KeyShot 3 sees a rewrite of the existing materials libraries extending them to over 700 standard materials, all of which are now organised efficiently by folders.

These are enhanced with greater control over the placement, size and scaling of both materials and textures with a new user interface widget that’s much more dynamic than in previous releases.

There is also now support for opacity maps in materials. This means that more complex materials with geometric effects can be used and customised.

Also, on the subject of materials and other assets, the HDRI library (on which the lighting is based in every scene) is also growing and has a pretty slick range of presets.

Of course, these can be extended and supplemented with additional HDR images purchased from the wide variety of sources online or built to custom using HDRLightStudio.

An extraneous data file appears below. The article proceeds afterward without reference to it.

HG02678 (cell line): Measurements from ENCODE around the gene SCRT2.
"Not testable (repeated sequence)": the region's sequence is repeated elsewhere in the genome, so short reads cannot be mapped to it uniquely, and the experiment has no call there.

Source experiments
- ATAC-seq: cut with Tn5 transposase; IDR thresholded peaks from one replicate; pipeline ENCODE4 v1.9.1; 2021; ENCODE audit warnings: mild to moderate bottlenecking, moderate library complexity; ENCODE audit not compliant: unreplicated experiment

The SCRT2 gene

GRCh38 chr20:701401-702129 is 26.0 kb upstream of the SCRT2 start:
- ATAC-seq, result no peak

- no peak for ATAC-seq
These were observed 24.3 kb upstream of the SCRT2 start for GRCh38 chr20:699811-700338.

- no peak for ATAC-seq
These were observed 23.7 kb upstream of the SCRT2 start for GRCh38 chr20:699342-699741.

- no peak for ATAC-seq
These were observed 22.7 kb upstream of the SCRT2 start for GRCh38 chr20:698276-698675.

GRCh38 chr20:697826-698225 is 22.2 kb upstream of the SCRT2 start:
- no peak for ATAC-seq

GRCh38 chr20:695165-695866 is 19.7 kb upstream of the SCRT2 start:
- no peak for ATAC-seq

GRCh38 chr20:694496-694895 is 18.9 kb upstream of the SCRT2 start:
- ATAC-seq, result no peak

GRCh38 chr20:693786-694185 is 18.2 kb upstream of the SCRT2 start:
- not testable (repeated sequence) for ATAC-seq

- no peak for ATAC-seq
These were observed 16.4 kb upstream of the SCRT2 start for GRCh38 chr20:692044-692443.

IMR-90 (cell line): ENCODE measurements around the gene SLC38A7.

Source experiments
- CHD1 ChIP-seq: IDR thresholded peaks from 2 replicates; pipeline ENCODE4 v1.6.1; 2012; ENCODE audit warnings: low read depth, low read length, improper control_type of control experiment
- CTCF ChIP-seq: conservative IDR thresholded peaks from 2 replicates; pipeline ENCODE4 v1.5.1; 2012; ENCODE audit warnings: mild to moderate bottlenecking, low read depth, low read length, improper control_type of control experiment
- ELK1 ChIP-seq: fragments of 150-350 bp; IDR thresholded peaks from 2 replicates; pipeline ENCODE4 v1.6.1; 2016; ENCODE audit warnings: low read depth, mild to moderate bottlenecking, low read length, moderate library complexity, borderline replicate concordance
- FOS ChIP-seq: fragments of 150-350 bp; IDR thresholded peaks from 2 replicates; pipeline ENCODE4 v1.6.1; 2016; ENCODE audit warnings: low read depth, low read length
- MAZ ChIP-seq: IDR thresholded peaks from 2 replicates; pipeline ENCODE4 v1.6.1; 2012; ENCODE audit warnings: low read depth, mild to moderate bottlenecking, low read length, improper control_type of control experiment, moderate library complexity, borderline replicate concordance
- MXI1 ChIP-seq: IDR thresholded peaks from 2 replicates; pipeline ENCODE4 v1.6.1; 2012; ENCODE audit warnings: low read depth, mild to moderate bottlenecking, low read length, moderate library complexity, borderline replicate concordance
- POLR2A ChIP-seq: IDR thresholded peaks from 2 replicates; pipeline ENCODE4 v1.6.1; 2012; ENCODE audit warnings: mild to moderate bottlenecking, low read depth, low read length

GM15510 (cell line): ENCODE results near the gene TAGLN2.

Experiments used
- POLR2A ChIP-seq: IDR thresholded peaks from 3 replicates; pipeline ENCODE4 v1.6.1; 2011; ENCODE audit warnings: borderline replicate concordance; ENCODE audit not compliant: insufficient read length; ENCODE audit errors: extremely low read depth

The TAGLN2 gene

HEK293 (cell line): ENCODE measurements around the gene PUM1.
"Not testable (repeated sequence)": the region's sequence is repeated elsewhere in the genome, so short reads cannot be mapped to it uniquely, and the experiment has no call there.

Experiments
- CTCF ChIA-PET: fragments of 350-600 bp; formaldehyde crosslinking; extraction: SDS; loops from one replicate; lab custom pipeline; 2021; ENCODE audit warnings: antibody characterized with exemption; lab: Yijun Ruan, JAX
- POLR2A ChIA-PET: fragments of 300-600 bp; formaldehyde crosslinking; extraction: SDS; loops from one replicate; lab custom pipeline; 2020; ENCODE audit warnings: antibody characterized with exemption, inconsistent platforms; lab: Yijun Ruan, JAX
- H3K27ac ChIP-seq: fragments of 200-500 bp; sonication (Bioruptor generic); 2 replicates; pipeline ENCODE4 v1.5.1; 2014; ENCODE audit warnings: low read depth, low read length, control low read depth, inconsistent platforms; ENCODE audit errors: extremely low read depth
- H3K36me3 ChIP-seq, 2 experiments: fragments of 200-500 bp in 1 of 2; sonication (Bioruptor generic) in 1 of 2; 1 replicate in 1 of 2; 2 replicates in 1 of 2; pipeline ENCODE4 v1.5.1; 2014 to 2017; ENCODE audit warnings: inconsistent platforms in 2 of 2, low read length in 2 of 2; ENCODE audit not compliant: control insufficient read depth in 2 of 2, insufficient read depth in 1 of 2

Import options

The starting point is importing geometry. This is an area that Luxion has been working on over the last few releases with both its Mac and Windows-based software.

It’s now at the point where the system can read the majority of formats, both proprietary and standards-based on both platforms.

Alongside the usual formats - such as OBJ, STEP, IGES and JT - KeyShot now reads data from SolidWorks, Solid Edge, AutoCAD, Inventor, Catia, Creo, Pro/Engineer, Rhino, NX, SketchUp, Alias and Maya (still in beta).

If you’re using SolidWorks, Creo, Pro/Engineer, Rhino, SketchUp or SpaceClaim then there are plug ins for those systems that will connect to KeyShot or will output direct to the system.

Animation tools